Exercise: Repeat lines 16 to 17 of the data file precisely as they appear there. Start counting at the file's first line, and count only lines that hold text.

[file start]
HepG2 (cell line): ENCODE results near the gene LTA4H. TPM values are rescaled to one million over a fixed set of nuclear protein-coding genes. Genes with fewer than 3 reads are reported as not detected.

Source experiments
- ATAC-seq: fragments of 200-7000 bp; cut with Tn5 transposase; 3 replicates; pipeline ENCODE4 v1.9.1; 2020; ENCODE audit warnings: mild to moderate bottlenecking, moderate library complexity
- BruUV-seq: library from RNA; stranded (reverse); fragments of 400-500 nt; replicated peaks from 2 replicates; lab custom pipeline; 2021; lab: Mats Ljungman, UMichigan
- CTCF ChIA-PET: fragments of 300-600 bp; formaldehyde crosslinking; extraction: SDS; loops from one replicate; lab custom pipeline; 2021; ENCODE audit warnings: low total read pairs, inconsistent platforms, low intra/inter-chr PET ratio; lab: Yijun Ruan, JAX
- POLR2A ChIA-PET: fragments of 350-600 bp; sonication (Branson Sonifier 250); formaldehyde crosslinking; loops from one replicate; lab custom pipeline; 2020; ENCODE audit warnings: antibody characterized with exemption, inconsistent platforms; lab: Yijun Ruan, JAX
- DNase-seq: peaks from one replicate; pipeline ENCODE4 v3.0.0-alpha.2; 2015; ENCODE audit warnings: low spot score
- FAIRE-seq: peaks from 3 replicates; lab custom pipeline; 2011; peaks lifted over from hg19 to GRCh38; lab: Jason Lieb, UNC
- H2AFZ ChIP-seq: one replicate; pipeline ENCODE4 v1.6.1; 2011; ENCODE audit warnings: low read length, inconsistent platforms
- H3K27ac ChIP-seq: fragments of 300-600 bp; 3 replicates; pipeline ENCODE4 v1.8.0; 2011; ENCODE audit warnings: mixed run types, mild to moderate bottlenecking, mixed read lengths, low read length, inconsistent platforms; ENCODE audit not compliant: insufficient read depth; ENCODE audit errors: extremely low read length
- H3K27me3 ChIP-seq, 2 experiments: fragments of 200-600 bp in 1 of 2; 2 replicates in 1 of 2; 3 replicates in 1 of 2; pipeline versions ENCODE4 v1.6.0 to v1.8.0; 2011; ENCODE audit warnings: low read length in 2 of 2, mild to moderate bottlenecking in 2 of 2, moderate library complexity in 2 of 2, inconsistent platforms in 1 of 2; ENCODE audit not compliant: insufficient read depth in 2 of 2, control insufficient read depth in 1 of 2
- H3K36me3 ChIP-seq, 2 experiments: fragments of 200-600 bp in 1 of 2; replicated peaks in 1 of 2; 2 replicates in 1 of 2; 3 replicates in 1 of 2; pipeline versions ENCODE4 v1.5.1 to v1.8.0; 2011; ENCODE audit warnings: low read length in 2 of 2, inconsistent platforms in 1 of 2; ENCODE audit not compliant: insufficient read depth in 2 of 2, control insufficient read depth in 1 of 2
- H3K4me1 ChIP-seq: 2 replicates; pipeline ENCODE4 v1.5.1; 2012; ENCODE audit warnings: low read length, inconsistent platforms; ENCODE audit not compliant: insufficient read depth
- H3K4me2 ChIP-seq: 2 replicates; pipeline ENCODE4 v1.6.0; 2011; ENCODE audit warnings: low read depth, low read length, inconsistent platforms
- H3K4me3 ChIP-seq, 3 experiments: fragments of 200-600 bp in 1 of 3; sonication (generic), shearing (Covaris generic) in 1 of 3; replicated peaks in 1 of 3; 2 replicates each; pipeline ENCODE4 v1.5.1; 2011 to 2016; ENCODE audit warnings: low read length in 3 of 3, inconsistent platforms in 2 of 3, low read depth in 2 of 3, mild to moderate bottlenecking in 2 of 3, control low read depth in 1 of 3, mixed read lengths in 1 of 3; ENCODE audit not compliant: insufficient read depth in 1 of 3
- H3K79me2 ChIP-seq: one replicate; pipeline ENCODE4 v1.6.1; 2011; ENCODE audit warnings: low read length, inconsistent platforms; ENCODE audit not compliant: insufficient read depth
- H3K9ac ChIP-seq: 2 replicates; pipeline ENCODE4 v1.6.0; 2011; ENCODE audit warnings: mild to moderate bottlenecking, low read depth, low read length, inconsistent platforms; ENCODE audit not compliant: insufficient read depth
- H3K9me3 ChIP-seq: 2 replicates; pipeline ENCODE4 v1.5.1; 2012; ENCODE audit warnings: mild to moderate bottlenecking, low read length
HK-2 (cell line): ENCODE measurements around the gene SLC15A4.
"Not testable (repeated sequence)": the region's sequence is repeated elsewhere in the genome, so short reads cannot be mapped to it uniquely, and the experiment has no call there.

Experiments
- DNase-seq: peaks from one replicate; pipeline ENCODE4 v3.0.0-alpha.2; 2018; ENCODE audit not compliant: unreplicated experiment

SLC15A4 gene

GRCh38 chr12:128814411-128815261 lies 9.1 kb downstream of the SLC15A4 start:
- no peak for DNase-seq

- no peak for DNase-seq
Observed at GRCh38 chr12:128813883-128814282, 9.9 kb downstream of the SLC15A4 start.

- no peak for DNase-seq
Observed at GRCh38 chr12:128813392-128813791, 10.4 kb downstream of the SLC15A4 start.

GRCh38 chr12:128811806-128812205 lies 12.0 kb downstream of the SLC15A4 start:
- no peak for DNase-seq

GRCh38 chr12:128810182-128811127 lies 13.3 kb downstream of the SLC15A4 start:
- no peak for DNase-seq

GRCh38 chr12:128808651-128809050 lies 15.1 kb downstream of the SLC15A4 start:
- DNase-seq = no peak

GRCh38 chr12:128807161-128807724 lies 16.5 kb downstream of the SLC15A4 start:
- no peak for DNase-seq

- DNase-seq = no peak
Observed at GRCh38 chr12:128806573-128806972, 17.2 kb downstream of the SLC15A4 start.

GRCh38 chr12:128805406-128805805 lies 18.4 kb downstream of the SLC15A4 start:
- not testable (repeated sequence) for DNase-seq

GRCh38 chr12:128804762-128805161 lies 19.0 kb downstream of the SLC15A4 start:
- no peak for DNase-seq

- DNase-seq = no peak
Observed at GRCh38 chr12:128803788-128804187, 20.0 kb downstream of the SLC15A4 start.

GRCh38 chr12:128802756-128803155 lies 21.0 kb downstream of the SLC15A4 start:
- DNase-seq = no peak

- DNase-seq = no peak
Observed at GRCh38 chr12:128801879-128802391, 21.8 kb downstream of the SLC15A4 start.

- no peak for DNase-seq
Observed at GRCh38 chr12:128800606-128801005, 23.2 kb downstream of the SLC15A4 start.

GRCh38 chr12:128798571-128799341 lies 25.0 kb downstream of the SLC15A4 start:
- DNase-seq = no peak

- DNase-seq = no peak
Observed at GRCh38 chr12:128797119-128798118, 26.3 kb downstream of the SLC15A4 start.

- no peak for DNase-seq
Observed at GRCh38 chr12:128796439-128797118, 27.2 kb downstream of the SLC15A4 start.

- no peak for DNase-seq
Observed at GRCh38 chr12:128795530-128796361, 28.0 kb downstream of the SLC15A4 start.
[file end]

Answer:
- H3K79me2 ChIP-seq: one replicate; pipeline ENCODE4 v1.6.1; 2011; ENCODE audit warnings: low read length, inconsistent platforms; ENCODE audit not compliant: insufficient read depth
- H3K9ac ChIP-seq: 2 replicates; pipeline ENCODE4 v1.6.0; 2011; ENCODE audit warnings: mild to moderate bottlenecking, low read depth, low read length, inconsistent platforms; ENCODE audit not compliant: insufficient read depth